A person wearing a face mask carries an umbrella as rain falls while walking past the snow-covered square outside the Vancouver Art Gallery in Vancouver, on Thursday, January 6, 2022. The agency that monitors British Columbia’s waterways is warning of “minor to significant flooding” on B.C.’s Lower Mainland and Vancouver Island as warming temperatures and persistent rain melt heavy snow. THE CANADIAN PRESS/Darryl Dyck

A person wearing a face mask carries an umbrella as rain falls while walking past the snow-covered square outside the Vancouver Art Gallery in Vancouver, on Thursday, January 6, 2022. The agency that monitors British Columbia’s waterways is warning of “minor to significant flooding” on B.C.’s Lower Mainland and Vancouver Island as warming temperatures and persistent rain melt heavy snow. THE CANADIAN PRESS/Darryl Dyck

Heavy rain, rising temperatures could mean floods on Lower Mainland, Vancouver Island

Storms carrying threat still days away, exact location and intensity of concerns still unclear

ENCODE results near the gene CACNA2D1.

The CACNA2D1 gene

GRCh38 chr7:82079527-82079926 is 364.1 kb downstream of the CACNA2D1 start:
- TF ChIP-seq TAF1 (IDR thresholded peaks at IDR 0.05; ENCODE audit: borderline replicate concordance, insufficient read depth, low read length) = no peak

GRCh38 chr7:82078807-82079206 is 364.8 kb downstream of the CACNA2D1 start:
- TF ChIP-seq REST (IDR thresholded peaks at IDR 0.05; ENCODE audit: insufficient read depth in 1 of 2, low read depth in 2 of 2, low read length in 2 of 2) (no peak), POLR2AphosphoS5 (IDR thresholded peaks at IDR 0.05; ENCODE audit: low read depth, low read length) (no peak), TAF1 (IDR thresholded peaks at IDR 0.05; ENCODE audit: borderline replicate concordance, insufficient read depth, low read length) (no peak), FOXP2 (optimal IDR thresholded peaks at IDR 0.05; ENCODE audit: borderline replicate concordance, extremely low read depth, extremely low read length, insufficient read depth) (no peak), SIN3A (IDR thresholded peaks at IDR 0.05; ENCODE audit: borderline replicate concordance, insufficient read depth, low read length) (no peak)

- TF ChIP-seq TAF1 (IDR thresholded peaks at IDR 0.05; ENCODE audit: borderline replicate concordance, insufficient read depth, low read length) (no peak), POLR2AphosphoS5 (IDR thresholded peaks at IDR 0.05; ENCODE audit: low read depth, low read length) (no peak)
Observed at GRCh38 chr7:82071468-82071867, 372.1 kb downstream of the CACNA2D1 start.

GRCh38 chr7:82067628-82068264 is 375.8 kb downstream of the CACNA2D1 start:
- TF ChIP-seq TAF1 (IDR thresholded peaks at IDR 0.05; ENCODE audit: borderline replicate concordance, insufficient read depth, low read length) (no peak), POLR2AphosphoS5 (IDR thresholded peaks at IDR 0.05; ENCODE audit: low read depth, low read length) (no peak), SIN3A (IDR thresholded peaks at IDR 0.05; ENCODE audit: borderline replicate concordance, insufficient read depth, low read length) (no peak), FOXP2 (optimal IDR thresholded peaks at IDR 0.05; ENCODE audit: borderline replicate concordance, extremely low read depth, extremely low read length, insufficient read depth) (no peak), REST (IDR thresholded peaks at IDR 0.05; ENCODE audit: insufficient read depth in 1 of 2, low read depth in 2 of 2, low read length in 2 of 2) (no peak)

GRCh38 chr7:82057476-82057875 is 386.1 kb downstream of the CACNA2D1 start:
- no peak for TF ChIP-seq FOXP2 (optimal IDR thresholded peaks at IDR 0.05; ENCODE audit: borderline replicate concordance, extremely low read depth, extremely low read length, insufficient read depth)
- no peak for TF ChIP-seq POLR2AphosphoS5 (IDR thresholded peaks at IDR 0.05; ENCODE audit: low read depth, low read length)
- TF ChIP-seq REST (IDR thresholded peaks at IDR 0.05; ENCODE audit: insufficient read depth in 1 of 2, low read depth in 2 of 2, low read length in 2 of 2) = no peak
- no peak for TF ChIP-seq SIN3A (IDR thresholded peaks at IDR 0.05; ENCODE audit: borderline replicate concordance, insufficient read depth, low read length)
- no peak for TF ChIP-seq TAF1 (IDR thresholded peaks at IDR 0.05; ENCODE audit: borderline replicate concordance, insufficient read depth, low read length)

The agency that monitors British Columbia’s waterways is warning of “minor to significant flooding” on B.C.’s Lower Mainland and Vancouver Island as warming temperatures and persistent rain melt heavy snow.

The River Forecast Centre says in a high streamflow advisory that a significant weather pattern change will occur this week and cause rapid rises in creeks and rivers, especially at low and mid-elevation watersheds on the coast.

Rivers are expected to begin rising Tuesday and likely peak Wednesday or Thursday, however the storms are still several days away so the exact location and intensity of the heaviest rainfall is still uncertain.

It says areas that experienced flooding last year may be more vulnerable, due to erosion and other conditions.

However it also says it will be warmer than November’s destructive atmospheric river events and the storm system will likely add to already well-developed snowpack at higher elevations.

Although the advisory warns that flooding could be significant, the forecasting centre also defines a high streamflow advisory as one in which “no major flooding is expected.”

“The public is advised to stay clear of the fast‐flowing rivers and potentially unstable riverbanks during the high‐streamflow period,” it says.

—The Canadian Press

RELATED: B.C.’s flooding was ‘most costly’ severe weather event ever for province: insurance experts

BC FloodWeather

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